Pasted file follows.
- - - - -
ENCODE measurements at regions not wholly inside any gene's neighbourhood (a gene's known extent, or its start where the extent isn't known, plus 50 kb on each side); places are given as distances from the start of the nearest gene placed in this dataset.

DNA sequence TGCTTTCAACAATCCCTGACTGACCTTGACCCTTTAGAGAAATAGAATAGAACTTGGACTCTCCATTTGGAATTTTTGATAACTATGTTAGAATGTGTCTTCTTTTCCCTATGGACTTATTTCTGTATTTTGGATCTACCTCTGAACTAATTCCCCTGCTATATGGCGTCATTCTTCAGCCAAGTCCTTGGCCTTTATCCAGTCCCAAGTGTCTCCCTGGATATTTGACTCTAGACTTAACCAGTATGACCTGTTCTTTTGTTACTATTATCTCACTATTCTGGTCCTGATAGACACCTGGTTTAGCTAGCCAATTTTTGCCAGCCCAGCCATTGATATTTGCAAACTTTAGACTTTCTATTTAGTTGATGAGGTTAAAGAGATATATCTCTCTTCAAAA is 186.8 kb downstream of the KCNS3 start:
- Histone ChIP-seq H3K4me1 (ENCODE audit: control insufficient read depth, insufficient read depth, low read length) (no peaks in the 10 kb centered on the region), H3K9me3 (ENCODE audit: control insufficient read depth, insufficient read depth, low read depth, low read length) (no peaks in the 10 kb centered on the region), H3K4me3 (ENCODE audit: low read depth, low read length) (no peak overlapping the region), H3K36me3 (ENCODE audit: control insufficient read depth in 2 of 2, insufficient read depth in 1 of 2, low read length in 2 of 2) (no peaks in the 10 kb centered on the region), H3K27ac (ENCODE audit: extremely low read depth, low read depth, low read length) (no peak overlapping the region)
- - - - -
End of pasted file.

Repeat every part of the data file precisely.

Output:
ENCODE measurements at regions not wholly inside any gene's neighbourhood (a gene's known extent, or its start where the extent isn't known, plus 50 kb on each side); places are given as distances from the start of the nearest gene placed in this dataset.

DNA sequence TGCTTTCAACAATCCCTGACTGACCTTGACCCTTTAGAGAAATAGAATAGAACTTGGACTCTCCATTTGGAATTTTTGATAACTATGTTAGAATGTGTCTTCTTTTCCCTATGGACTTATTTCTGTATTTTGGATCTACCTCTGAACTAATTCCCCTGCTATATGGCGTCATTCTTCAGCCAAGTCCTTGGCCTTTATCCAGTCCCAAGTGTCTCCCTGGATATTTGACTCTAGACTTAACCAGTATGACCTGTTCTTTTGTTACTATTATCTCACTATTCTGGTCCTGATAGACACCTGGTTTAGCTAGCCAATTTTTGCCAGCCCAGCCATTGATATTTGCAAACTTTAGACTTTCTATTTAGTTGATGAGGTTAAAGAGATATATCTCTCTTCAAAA is 186.8 kb downstream of the KCNS3 start:
- Histone ChIP-seq H3K4me1 (ENCODE audit: control insufficient read depth, insufficient read depth, low read length) (no peaks in the 10 kb centered on the region), H3K9me3 (ENCODE audit: control insufficient read depth, insufficient read depth, low read depth, low read length) (no peaks in the 10 kb centered on the region), H3K4me3 (ENCODE audit: low read depth, low read length) (no peak overlapping the region), H3K36me3 (ENCODE audit: control insufficient read depth in 2 of 2, insufficient read depth in 1 of 2, low read length in 2 of 2) (no peaks in the 10 kb centered on the region), H3K27ac (ENCODE audit: extremely low read depth, low read depth, low read length) (no peak overlapping the region)